Wikileaks and North Korea

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Wikileaks and North Korea
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New Wikileaks tells us nothing that hasn't been related to journalists "off the record" in the past years. Pentagon spokesman Gates had it right when he said words to the effect that countries do not deal with the US because they like us but because they have to. Latest revelations show Pakistan is unstable and there are worries about its nuclear facilities; Arab countries are worried about Iran; the UN is a den of crooks and spies; and Prince Andrew is an oafish ponce.

What's more revelatory, given the current situation, is the expression about China's concern regarding North Korea. One of the main factors in the development of imperialism is that "allies" of the US for example are increasingly tending to defend their own national interests as centrifugal tendencies take control. The Wikileaks conversions on this show that it is also a factor with the North Korean ally of China, ie, the development of each for themselves predominates and becomes a more dangerous and unstable factor.

The leaks show a Chinese ambassador calling North Korea's nuclear technology "a threat to the whole world", "a spoilt child". Chinese concern for the stability of the Great Leaders' regime in undoubtedly genuine but the Chinese have also turned it into a problem for the US as well. We should also remind ourselves here that these leaks are low level secrets and do not represent the strength of the policies and protocols that are way above these levels of classification and represent the reality of more substantial imperialist machinations. We won't be seeing them. But they do point to tensions and the fear of the Chinese ruling class about the collapse of North Korea and an influx of refugees across its borders.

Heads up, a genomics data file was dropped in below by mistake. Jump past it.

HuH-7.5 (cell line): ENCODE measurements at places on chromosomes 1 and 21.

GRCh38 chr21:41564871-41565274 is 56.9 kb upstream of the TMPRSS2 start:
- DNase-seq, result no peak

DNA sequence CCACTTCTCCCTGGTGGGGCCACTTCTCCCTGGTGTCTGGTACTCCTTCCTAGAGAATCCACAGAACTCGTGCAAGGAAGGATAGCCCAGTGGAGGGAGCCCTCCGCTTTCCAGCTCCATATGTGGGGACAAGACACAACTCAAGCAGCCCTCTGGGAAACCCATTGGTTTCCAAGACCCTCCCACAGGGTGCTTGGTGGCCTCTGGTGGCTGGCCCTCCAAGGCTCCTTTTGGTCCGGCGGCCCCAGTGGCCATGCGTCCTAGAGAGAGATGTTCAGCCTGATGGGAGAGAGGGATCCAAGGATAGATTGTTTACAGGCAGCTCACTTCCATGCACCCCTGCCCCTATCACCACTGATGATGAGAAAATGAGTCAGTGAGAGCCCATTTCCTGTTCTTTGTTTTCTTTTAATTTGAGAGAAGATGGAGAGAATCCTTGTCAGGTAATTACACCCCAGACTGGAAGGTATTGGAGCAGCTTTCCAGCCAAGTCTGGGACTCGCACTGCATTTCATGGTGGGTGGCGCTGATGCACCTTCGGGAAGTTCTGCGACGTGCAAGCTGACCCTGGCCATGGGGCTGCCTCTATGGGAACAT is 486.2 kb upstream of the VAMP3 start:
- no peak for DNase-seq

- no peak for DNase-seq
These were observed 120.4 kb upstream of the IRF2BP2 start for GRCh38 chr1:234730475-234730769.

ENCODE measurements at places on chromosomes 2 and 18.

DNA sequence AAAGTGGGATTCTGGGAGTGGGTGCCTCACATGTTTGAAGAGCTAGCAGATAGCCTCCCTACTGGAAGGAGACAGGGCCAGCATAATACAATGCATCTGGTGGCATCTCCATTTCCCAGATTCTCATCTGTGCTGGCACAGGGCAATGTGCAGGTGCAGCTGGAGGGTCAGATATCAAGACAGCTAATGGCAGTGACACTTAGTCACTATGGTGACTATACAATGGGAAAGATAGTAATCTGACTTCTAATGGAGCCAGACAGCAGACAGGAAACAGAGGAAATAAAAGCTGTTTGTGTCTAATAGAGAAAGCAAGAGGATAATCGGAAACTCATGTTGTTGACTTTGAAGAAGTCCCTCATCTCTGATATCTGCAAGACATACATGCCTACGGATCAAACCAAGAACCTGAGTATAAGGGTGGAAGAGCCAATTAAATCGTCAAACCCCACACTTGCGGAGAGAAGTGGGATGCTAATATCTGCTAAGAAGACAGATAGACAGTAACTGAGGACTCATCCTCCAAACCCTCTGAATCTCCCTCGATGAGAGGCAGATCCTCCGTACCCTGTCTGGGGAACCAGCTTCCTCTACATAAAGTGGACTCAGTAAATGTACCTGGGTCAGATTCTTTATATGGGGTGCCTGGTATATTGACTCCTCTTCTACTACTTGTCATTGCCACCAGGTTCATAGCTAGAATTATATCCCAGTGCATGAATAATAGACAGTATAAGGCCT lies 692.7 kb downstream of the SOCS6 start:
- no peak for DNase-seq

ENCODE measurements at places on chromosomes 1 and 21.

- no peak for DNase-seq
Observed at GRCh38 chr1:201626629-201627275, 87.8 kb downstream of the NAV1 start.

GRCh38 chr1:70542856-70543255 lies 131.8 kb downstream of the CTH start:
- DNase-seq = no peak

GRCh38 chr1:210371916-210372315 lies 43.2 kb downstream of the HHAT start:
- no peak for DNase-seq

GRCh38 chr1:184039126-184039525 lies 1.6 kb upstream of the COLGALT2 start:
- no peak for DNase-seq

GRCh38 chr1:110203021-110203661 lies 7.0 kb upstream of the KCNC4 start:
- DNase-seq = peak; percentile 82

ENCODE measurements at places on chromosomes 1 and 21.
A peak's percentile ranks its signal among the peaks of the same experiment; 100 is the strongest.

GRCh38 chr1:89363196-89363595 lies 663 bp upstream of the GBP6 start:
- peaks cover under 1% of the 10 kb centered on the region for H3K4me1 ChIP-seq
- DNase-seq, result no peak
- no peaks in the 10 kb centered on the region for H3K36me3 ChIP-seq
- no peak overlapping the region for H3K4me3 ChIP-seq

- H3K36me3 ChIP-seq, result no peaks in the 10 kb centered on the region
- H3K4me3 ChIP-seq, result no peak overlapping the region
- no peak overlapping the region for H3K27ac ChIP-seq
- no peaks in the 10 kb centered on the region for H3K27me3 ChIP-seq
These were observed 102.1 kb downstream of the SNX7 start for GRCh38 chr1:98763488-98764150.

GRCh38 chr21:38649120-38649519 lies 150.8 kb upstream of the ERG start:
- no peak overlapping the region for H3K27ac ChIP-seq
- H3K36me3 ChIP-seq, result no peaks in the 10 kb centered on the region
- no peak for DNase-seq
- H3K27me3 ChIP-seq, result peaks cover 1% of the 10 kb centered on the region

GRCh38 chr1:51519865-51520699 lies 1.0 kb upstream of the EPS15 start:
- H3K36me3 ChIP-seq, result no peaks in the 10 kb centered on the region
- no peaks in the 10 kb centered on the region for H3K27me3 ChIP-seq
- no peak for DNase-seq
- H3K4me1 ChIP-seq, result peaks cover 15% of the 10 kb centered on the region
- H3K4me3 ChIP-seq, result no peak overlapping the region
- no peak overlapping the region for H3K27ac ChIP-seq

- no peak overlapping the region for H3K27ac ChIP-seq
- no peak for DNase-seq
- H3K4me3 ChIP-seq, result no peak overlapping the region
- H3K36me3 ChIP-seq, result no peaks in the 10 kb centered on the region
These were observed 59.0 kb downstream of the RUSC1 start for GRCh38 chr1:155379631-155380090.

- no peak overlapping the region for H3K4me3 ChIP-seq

I find the idea that the Chinese bourgeoisie is anywhere near taking the view that it would prefer a unified Korea under the aegis of Seoul and anchored in a "benign alliance" with the United States (providing the latter keeps its troops below the demilitarized zone) difficult to believe. From this certain writers have extrapolated China playing a fully responsible role in "the family of nations" and confrontation would be a thing of the past. Not a likely scenario.

China will not precipitate a crisis in order to bring about the collapse of the North Korean regime (another idea expressed) and its present strategy is to prop it up and, in the first place, to get the latter back into the six-party talks with Seoul, the US, Japan, China and Russia. And the clear message, delivered back to China from the US via Seoul, is there's no chance of even talks about talks.

North Korea is overcoming US sanctions largely through Chinese front companies (Washington-based Institute for Science and International Security Report) which is enabling it to develop its nuclear weaponry. The report also notes the constant flow of money and technology from China to North Korea and the great number of businesses that tie the two ruling classes together.